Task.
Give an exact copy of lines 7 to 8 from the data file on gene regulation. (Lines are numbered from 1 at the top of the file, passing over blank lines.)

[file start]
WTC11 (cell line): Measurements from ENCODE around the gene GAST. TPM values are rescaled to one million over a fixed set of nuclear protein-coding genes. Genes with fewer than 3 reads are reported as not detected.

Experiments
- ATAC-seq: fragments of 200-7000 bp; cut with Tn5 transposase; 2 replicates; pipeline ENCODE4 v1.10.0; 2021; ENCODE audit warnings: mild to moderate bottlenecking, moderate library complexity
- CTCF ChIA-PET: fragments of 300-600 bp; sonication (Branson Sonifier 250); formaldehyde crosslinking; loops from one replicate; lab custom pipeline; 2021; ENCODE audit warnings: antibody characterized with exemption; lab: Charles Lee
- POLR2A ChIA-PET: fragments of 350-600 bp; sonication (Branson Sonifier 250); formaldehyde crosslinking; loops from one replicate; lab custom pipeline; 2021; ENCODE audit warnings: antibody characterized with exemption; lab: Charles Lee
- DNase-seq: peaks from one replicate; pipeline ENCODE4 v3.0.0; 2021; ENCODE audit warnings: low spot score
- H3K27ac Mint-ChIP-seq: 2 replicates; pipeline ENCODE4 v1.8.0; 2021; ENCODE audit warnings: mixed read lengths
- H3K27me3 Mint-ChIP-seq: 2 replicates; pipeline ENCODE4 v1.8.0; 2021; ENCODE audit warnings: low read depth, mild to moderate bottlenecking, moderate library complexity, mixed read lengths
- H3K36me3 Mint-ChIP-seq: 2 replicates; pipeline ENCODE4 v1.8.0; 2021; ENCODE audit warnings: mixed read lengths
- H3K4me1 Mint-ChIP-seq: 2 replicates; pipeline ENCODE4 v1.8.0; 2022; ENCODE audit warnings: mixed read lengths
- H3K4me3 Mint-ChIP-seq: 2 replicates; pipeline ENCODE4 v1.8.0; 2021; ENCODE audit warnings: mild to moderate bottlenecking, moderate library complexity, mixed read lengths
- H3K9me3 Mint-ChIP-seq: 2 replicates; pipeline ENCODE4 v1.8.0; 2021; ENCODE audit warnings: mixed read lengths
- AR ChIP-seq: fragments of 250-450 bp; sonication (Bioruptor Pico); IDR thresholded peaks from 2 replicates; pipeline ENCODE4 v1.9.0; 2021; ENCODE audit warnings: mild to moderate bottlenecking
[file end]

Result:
- H3K27ac Mint-ChIP-seq: 2 replicates; pipeline ENCODE4 v1.8.0; 2021; ENCODE audit warnings: mixed read lengths
- H3K27me3 Mint-ChIP-seq: 2 replicates; pipeline ENCODE4 v1.8.0; 2021; ENCODE audit warnings: low read depth, mild to moderate bottlenecking, moderate library complexity, mixed read lengths